The theme of this blog is migration to Maine. The Frampton Irish were often employed in the logging and lumber industries in Quebec. For many of them this was their first employment in Quebec after arriving from Ireland and it gave them the opportunity to earn the money they needed to buy their farms in the Frampton vicinity. Later, some found that their Frampton area farms were not entirely suitable for providing a complete subsistence on farming alone and often turned to "lumbering" to supplement their farming income.
The State of Maine had always been rich in timber resources. However at the time the Township of Frampton was settled the transportation route to Maine was woefully inadequate. Eventually this route would become improved and became known as the "Kennebec Road" in Canada and the "Old Canada Road" in Maine. In 1841, there were 2,000 men employed in the lumber industry in Maine and 40,000,000 board feet of lumber was harvested from the Kennebec. From its beginning, the Maine lumber industry primarily employed Maine natives. But after about 1850 the demand for lumber from the Maine woods became so great that there were many timber jobs available for those from outside Maine.
Migration to the State of Maine, especially Somerset County, was wide spread for several Frampton Irish families. The History of Moose River Valley provides: "Many of the early Irish settlers came here from the Cranburn-Frampton area of Quebec Province." Many of the Frampton Irish followed the timber jobs into Maine and down the Kennebec River. Some later migrated to other regions of the U.S. where timber cutting was the leading industry. Catholic Priest Francis Aloysius (Fr. Joe), a great grandson of Andrew Murphy, Frampton’s first settler, wrote:
In the era before 1860 many of them (the Frampton Irish) sought employment elsewhere. Farmland was in short supply around Frampton, and my father (William Murphy, son of Miles Murphy), always maintained that it was of poor quality, a few inches of soil on top of lots of rock. The French settlers had taken up the good land in the surrounding valleys quite before the Irish came. So many youngsters gravitated over into Maine, the boundary of which was very close by. There the usual and standard employment was in the lumber camps of the Maine woods. My father often spoke of cutting heavy timber during the winter months and then, after preparing the logs, running them down the Kennebec River when the spring thaws would come. The big sawmills were far down the river. Members of many families went into these activities. In course of time these lumberjacks moved westward, to Michigan and Wisconsin.
As the "logging season" was generally in the winter, the Frampton Irish were sometimes able to spend the winters in Maine and summers in Quebec on their farms. So the first to take the jobs in Maine were somewhat itinerant. Logging along the Kennebec was for a period of twenty-four to twenty-eight weeks depending on weather conditions and the quantity of trees to be cut. Some trees were cut in early fall and "yarded" until sufficient snowfall had accumulated. A good layer of snow on the ground was necessary for sledding and skidding the logs to the landings near the rivers. The cutting and moving of the logs would continue through the winter until the spring thaw. Then the logs were launched into the river to form "rafts" that were "driven" downstream to the mills. A "log driver" was literal the man who would walk on the logs to guide them down the river and clear any jambs. By the 1860 U.S. Census, Somerset County had a total of 55 mills with 28 of these in Fairfield, Maine and the remaining 27 in other towns.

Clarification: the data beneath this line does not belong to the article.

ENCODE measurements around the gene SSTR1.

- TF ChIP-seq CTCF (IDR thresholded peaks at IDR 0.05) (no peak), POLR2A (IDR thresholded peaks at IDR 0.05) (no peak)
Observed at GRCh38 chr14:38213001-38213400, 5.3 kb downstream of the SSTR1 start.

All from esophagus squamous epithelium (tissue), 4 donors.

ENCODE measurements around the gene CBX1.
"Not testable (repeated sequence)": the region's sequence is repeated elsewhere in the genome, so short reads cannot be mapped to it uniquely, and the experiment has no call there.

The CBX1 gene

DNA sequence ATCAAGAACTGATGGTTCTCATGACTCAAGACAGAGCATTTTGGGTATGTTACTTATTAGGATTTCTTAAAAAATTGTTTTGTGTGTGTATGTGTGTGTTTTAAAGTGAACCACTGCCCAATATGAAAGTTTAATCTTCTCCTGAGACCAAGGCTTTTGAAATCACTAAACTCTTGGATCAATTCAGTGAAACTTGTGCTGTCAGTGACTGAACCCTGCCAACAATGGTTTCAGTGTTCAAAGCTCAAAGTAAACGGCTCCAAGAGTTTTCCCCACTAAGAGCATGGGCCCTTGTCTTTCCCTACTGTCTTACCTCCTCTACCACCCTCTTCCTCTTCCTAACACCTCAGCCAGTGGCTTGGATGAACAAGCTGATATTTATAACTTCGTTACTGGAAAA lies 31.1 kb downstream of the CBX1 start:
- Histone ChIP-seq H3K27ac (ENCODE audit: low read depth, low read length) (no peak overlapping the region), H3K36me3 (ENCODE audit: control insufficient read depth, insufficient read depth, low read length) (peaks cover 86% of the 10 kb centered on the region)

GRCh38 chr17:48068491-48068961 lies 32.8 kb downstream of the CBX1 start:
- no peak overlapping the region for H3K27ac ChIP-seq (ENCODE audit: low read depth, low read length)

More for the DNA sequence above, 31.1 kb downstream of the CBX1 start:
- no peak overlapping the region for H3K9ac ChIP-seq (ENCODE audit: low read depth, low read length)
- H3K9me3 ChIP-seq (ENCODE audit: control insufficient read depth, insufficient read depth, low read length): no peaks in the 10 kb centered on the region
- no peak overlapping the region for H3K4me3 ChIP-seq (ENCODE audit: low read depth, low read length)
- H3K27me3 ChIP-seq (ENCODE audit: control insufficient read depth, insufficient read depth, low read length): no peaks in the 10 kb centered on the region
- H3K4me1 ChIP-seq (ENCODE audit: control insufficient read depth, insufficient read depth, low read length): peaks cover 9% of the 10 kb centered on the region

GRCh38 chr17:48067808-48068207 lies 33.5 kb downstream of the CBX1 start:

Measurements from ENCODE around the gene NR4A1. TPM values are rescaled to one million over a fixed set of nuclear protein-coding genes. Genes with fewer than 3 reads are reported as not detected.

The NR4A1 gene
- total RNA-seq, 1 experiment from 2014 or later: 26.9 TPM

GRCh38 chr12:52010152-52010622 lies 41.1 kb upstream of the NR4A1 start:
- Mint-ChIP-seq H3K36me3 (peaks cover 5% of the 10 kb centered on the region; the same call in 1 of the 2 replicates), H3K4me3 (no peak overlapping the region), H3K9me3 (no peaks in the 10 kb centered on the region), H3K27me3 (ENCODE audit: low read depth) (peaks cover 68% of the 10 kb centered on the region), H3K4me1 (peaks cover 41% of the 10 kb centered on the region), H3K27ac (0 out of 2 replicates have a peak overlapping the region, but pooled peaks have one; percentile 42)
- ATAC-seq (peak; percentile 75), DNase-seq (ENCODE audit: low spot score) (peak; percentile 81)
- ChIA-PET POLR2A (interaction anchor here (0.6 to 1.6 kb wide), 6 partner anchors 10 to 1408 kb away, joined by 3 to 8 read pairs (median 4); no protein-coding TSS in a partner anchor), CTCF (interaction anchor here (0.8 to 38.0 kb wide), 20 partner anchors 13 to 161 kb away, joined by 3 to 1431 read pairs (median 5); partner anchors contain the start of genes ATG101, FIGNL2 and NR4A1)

West Frampton contributed many of the early migrants to Maine. Edward O’Neil left Frampton in 1846 for Skowhegan, Maine. He was followed shortly thereafter by Peter Redmond and Michael Redmond. Peter went to Solon, Maine in 1849 and Michael went to Caratunk, Maine in 1853. Their brothers Richard and James Redmond would go to the same areas in 1867. Thomas Fitzsimmons was in Caratunk, Maine as early as 1850. John Ambrose left Frampton in 1859 for Moscow, Maine and his parents Michael and Ann Ambrose went to Moscow in 1867. By 1860, brothers James and Michael Bearny were located in Moose River and Skowhegan, respectively. Richard Conroy and Martin Duff were residing in Parlin Pond, Maine in 1860. The Mahoney family, Philip Mahoney, Sr. and Philip Mahoney, Jr. and his children made the move to Bingham, Maine in about 1868. By 1870, brothers John and Joseph Fitzmorris would be found in Moscow. James Walsh was in Mayfield, Maine in 1870. Thomas Butler went to Skowhegan by 1880 and Michael Hannon left for Bingham in 1885.
The migration from Standon Township started with Thomas Lally, Jr. who went to Skowhegan, Maine in about 1858. Apparently, his mother Elizabeth Nicholson Lally must have went with him as her son Joseph Lally was born there in 1858. In 1860, Elizabeth Nicholson Lally and her children are found in the 1860 U.S. census in Skowhegan, Maine where she was a washer woman. Yet, her husband Thomas Lally, Sr. would be enumerated in the 1861 as a farmer in Standon Township. Elizabeth Nicholson Lally is found once again in the 1880 U.S. census in Skowhegan along with her daughter Mary. Yet, her husband Thomas Lally is found in 1881 Canada census in Standon. So a portion of the Lally family made the move to Skowhegan. In an 1870 notaire document, Robert Ford, formerly of Standon was identified as a resident of Somerset County. His sons Robert and Samuel Ford are found in the 1870 U.S. Census in The Forks, Maine. In a later census, Robert Ford, Jr. is found living in Norridgewock, Maine. Brother and sister George Crawford and Sarah Crawford of Standon went to Jackman, Maine in about 1882. Their father William Crawford would follow in 1896. William Crawford’s brother Robert Crawford went to Moose River, Maine in 1886. John C. Holmes left Standon in 1879 for Moscow, Maine where he was a log driver. He is found in Moscow in the 1880 U.S. Census, but later that year he went to Eau Claire, Wisconsin and then in 1885 to Drammen, Wisconsin.